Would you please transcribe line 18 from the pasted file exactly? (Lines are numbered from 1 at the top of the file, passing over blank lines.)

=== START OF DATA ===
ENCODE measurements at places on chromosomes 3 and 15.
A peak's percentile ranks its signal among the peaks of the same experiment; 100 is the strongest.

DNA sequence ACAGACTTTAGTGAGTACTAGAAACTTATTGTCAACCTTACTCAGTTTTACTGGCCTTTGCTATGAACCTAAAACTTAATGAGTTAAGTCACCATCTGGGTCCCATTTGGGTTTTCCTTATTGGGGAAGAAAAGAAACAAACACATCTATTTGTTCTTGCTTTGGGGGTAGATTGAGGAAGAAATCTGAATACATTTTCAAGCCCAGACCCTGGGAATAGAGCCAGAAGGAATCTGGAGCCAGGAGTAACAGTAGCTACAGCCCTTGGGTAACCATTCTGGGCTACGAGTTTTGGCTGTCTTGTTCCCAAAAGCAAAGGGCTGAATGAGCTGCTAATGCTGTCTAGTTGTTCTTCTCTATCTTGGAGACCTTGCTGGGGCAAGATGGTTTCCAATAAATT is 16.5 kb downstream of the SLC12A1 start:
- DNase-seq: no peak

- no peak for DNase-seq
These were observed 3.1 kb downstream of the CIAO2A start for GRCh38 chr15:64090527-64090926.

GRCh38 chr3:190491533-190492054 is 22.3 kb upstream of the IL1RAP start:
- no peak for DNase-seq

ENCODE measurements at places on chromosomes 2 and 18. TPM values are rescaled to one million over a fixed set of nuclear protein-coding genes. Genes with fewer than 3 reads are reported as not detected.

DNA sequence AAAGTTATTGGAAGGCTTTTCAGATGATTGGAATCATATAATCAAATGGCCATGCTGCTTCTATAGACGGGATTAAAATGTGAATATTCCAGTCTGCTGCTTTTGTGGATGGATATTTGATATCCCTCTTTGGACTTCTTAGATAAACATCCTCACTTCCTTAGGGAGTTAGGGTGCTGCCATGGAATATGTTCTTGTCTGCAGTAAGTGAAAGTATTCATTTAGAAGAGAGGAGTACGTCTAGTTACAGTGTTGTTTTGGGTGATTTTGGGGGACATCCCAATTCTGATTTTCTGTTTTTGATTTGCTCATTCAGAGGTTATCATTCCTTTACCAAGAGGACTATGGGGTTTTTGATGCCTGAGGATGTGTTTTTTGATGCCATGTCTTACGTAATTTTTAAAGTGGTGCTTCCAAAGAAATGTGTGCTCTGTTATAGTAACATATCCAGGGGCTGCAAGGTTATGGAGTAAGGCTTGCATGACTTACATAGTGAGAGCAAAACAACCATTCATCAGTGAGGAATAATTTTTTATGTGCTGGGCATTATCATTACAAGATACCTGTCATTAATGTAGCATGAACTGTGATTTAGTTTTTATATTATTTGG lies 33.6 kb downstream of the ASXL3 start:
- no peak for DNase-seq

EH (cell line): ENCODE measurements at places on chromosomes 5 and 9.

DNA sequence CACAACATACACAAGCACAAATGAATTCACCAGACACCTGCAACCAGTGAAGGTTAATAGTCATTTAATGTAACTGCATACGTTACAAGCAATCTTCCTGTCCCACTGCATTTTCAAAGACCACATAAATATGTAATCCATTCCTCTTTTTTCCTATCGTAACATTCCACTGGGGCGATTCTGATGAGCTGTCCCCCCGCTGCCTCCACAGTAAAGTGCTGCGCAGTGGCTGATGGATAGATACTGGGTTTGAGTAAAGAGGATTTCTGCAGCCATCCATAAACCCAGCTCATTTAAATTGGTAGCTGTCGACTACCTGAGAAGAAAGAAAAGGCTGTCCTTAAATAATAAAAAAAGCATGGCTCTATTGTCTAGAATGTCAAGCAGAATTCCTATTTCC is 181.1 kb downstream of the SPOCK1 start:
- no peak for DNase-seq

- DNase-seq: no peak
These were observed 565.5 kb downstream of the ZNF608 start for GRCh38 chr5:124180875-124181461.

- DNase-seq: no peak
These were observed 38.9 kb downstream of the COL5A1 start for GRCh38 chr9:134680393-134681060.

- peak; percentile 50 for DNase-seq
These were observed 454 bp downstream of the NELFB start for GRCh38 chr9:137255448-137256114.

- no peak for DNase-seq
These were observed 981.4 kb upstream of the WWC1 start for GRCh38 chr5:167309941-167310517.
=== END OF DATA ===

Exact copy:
These were observed 38.9 kb downstream of the COL5A1 start for GRCh38 chr9:134680393-134681060.